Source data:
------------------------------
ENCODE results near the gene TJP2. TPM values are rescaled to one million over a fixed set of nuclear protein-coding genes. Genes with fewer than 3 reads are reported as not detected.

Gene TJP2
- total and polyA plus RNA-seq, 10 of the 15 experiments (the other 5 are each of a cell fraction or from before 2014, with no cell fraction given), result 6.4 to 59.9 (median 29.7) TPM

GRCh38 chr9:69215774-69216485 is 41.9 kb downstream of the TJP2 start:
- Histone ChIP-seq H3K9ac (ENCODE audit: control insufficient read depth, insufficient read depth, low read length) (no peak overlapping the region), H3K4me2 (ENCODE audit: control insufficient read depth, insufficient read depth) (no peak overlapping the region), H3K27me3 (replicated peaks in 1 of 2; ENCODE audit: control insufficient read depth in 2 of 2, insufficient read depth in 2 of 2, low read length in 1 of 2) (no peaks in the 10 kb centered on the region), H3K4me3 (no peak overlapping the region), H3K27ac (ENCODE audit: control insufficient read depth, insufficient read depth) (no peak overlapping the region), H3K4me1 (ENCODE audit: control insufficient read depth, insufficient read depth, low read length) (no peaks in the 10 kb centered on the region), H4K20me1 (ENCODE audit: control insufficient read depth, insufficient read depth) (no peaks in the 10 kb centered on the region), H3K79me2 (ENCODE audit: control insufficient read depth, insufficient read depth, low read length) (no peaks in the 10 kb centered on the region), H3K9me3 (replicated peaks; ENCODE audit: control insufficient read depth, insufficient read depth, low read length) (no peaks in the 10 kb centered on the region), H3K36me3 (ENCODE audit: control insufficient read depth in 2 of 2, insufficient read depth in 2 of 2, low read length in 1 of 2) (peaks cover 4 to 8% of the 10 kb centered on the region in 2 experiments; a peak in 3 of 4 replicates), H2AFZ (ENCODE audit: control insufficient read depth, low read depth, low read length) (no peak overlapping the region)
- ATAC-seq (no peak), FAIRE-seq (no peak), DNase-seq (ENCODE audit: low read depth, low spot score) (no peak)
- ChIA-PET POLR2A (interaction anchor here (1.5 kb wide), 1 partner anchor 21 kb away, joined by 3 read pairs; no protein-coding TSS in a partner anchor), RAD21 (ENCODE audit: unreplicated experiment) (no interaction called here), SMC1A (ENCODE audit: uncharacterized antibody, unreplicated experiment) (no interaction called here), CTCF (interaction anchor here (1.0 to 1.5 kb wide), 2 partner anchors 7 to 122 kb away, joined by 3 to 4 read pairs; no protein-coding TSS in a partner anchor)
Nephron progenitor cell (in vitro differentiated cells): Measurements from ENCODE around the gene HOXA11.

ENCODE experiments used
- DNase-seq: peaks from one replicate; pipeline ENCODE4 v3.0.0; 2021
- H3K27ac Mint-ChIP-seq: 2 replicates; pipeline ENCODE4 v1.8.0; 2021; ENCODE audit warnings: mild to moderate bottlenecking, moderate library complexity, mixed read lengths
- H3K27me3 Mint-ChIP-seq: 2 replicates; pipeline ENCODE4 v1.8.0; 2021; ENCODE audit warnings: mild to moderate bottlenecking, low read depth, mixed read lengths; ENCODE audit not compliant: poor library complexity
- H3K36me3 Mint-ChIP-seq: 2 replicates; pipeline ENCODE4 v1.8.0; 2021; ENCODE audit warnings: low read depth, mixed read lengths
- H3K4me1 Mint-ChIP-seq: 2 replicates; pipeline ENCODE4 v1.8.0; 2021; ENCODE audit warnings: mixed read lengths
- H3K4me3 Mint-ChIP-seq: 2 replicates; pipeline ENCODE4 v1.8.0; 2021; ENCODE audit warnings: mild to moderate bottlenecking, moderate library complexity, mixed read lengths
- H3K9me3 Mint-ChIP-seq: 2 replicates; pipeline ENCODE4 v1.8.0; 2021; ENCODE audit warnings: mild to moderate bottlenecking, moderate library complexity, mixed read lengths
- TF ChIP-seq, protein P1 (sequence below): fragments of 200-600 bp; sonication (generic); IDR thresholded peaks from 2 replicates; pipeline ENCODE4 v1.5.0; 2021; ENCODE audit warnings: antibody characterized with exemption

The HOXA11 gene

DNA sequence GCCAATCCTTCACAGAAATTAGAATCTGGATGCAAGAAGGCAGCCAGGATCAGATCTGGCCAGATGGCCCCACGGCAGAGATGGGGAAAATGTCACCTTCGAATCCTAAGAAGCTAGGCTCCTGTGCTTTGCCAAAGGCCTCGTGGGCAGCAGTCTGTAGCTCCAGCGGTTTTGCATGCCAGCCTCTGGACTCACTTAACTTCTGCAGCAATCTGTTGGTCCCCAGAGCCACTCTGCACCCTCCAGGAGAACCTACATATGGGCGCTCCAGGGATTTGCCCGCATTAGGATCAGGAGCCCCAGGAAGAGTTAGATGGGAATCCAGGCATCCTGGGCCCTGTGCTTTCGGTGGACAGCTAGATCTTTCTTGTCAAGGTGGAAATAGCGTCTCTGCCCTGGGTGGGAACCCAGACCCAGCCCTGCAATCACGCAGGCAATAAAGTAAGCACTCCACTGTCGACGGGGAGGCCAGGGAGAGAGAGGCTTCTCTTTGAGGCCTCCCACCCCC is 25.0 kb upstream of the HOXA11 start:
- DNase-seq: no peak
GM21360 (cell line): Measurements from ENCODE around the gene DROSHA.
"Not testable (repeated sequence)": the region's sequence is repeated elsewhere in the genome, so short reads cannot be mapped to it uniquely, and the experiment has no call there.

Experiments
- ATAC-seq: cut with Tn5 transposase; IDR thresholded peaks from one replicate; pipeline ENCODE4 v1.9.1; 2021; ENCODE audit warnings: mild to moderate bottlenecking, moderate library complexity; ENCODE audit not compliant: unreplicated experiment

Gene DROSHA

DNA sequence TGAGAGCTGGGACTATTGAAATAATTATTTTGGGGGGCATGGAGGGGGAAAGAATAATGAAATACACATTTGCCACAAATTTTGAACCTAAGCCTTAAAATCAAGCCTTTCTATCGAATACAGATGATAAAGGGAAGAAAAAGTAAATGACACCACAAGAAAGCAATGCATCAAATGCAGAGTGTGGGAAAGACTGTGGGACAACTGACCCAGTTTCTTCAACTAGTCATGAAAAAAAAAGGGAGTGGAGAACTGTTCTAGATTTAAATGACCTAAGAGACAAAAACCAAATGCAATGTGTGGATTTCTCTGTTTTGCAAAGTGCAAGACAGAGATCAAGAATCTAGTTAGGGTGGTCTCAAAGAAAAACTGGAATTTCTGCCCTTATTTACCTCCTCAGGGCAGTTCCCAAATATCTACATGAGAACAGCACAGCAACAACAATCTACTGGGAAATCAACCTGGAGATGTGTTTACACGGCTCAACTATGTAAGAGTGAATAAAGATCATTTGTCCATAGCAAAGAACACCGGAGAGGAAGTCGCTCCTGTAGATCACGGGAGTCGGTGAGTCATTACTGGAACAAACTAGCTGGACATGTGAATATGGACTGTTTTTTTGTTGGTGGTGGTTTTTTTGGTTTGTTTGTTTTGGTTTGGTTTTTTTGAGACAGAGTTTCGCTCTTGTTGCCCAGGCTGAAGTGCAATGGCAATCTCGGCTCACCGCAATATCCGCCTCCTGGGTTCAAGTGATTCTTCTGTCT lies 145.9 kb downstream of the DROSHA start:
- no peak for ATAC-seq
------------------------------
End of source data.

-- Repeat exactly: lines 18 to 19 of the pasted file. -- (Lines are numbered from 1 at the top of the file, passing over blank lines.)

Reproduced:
The HOXA11 gene

DNA sequence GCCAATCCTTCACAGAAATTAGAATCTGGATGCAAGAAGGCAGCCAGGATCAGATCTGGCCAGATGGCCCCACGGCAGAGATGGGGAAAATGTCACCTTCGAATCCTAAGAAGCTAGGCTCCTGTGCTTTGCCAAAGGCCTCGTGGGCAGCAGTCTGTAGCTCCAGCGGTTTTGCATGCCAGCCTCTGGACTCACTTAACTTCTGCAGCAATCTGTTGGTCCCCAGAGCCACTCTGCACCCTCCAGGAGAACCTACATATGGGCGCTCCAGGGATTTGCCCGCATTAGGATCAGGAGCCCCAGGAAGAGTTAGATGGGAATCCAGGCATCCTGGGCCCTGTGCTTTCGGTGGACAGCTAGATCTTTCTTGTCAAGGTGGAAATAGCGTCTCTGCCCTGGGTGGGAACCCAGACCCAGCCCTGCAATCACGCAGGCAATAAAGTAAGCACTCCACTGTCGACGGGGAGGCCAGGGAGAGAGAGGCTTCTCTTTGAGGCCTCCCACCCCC is 25.0 kb upstream of the HOXA11 start: